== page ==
Snow White and Rose Red

Richard Doyle - Snow White and Rose Red 1877

“Snow White and Rose Red” exists in many forms but I’ll refer to a version set down by the Grimm Brothers. This is the story of a lesser known Snow White, and her sister Rose Red. There is indeed a dwarf, but he’s a different sort of dwarf from the crew we encounter in Snow White and the Seven Dwarves.

STORYWORLD OF “SNOW WHITE AND ROSE RED”

How big is this utopian forest? The girls keep running into the dwarf. I put it to you that this is either a tiny forest (more like a spinney) or they meet a different dwarf each time. (Turns out dwarves keep changing in size.)

Either that or the girls are stalking the dwarf. Perhaps they are not as stupid as they appear on paper, and were in on the bear’s plan from the get-go, hoping to kill him themselves, but only after he reveals his store of treasure.

None of this is on the page, of course, because fairytales as recorded by the Grimm Brothers rendered girls and women innocent naifs who required rescuing by men.

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Giants and Ogres In Storytelling

Jack and the Beanstalk

Giants and ogres are central archetypes in the fairytale cast. Though similar, they’re not exactly the same.

GIANTS AND OGRES: THE DIFFERENCE

Giants are not identical with ogres but they share characteristics, stories and meaning. Giants are big. That’s their defining feature. Ogres have a massive appetite. That’s their defining feature, and in true fairytale fashion, their body is an outworking of their inner story.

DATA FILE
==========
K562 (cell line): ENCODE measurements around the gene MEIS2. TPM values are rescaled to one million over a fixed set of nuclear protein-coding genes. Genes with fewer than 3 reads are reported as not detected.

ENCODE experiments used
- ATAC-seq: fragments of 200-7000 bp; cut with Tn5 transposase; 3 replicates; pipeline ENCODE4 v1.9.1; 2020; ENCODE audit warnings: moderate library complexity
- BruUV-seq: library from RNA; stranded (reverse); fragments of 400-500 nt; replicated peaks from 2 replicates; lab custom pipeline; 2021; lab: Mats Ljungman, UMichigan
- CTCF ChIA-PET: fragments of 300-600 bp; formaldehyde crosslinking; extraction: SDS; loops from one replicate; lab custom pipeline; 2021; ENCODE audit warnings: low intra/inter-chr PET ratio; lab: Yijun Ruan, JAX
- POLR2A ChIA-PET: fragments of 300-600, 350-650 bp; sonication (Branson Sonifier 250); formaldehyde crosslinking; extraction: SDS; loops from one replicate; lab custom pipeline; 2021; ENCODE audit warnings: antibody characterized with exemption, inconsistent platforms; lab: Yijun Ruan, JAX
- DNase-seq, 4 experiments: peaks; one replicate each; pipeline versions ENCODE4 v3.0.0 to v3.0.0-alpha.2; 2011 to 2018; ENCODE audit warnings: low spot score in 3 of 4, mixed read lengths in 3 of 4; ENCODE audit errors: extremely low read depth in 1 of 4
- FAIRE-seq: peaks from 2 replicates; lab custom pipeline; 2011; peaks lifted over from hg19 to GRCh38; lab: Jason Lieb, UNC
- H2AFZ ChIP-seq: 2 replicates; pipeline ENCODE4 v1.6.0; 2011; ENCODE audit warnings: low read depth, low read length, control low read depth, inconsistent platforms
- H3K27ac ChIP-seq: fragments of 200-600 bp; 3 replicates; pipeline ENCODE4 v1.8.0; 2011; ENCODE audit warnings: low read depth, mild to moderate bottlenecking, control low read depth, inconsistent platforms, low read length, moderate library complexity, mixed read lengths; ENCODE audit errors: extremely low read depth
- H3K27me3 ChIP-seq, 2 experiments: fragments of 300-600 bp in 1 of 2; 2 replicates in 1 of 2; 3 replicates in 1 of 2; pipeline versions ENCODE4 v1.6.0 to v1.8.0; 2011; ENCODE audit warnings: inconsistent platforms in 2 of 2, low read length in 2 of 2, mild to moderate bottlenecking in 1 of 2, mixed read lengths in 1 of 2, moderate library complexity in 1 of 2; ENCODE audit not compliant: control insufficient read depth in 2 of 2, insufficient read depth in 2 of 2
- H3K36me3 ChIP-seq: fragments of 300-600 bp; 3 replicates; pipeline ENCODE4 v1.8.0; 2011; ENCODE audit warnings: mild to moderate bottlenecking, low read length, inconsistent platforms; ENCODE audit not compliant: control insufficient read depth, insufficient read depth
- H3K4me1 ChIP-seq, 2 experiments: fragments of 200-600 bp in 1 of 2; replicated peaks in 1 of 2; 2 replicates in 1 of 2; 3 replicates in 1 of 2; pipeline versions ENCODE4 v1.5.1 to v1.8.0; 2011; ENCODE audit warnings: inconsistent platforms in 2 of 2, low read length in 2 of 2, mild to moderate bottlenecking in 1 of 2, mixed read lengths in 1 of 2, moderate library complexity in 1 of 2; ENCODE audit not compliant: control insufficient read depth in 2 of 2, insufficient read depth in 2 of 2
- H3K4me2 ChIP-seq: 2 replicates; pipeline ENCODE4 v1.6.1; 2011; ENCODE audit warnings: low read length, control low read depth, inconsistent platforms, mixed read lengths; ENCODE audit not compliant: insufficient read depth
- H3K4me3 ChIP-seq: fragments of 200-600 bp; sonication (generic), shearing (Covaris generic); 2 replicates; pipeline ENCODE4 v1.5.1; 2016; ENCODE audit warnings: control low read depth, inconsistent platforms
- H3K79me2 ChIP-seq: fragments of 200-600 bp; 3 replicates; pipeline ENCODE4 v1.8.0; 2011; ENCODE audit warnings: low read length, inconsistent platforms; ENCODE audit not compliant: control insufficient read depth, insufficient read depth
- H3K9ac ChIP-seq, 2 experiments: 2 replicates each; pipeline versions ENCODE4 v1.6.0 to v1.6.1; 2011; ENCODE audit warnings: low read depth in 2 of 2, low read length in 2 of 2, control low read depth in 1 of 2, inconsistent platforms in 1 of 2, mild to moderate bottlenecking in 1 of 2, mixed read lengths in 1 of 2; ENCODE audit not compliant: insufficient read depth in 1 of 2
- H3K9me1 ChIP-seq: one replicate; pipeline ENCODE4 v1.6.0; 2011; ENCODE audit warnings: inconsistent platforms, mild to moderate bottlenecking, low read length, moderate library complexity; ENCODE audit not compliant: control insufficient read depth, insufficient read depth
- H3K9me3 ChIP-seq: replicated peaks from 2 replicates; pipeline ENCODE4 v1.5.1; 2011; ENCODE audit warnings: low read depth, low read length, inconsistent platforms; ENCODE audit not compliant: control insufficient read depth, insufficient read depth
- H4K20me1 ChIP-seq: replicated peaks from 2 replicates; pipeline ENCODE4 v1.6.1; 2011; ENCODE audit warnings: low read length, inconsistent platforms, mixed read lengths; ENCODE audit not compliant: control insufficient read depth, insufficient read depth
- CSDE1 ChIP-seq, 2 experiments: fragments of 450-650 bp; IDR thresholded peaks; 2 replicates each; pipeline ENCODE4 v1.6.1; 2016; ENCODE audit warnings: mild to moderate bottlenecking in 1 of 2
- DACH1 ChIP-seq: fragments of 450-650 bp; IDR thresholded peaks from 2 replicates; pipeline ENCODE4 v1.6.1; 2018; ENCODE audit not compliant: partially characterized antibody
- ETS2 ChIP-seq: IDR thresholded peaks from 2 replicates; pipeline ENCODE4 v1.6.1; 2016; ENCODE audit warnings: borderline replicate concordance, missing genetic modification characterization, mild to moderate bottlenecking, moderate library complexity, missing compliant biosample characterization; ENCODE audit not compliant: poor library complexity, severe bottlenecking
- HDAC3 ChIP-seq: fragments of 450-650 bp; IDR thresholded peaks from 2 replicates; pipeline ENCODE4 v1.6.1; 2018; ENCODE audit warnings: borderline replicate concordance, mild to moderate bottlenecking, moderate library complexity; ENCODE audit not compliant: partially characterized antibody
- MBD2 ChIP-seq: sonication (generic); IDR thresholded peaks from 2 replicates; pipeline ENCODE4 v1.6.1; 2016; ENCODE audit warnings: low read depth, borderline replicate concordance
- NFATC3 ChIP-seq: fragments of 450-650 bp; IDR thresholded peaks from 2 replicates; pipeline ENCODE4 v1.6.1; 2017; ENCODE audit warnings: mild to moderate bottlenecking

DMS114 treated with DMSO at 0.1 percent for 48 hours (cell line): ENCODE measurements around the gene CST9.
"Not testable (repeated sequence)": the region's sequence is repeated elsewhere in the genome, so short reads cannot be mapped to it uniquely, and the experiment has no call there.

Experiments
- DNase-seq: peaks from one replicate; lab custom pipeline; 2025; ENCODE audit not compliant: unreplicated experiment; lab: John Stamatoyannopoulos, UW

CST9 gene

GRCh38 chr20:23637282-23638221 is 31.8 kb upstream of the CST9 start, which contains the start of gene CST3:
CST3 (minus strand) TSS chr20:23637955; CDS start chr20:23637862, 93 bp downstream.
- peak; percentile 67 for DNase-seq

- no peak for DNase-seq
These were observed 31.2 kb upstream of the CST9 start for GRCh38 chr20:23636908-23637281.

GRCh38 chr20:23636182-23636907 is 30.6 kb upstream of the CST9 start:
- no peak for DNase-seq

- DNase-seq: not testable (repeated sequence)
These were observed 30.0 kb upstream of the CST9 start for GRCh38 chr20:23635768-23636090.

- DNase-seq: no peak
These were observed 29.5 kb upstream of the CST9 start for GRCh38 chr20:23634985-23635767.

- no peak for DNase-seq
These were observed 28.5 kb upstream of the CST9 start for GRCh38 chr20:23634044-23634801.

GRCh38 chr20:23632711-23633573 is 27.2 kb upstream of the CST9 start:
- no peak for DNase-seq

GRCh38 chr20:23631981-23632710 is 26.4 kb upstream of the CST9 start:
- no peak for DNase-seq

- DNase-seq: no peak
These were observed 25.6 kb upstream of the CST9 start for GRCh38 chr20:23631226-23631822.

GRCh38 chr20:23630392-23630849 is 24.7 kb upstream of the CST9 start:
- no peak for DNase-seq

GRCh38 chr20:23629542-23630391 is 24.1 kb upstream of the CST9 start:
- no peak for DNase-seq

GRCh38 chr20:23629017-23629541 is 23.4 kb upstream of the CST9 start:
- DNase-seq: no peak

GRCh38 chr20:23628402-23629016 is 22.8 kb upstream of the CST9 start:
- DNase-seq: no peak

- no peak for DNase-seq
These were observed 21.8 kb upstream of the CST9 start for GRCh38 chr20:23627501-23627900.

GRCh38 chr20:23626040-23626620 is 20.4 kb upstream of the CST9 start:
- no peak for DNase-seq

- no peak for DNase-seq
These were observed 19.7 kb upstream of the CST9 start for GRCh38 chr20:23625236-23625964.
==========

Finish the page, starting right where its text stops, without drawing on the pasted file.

Ogre stories are related to the Oedipal plot, about the battle of power between fathers and sons.

The songs and stories that feature ogres and cannibal devils and other monstrous eaters raise questions about the very nature of desire and our ways of expressing it: do our appetites make us monstrous?

— Marina Warner, No Go the Bogeyman

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Baba Yaga: Witch or old woman?

WHO IS BABA YAGA?

  • Baba Yaga is a legendary witch, or a hag, who lives in a hut that stands on chicken legs and who flies through the air in a mortar, using the pestle as a rudder. The predatory Baba Yaga, who has a special liking for children, is a subcategory of crone. She’s also known as Old Hag Yaga.
  • Yaga May be related to Slavic words for grudge or brawl. Or the Russian word for eating.
  • She’s not always malignant.
  • She is cunning.
  • She’s in control of natural and supernatural magic and above all of food supplies.
  • She dispenses hospitality capriciously.
  • Baba Yaga is unusually specific for a fairy tale character — she is often an individual.
  • She lives in a woodland cottage that runs about on chicken legs.
  • Unusual mode of flight ferries through the air in a pestle and mortar sweeping her tracks with besom as she goes. (The pestle is the rudder.) Sometimes she travels in a flying cauldron. In her wake boil tempests, hurricanes and tornadoes.
  • She fences her domain in the forest with the skulls and bones of her victims whose eyes glow by moonlight. (The skulls are used to decorate the pickets of the fence.)
  • She sets snapping teeth on her door for a lock with hands to bolt it and human limbs to support it.
  • Tiles are made of pancake, the walls of pies.
  • A big oven blazes in the hearth where she sleeps at night.
  • This tale is a close cousin of the witch from Hansel and Gretel. Clever children are able to trick her.
  • Witch can have several meanings and exist on several axes. What’s the gender inverse of witch? Sometimes wizard (magic), sometimes ogre (gruesome).
  • She has witchy traits. When we say Baba Yaga is the equivalent of a witch, she’s the kind of witch who corresponds to the female ogre.
  • She can take shape of bird or cat (a sexist trope which predominates throughout all types of modern literature). This shows how very old is the tendency to link femininity to birds and to cats.
  • Sometimes, occasionally though, Baba Yaga is just a regular old woman, like the queen of Snow White.

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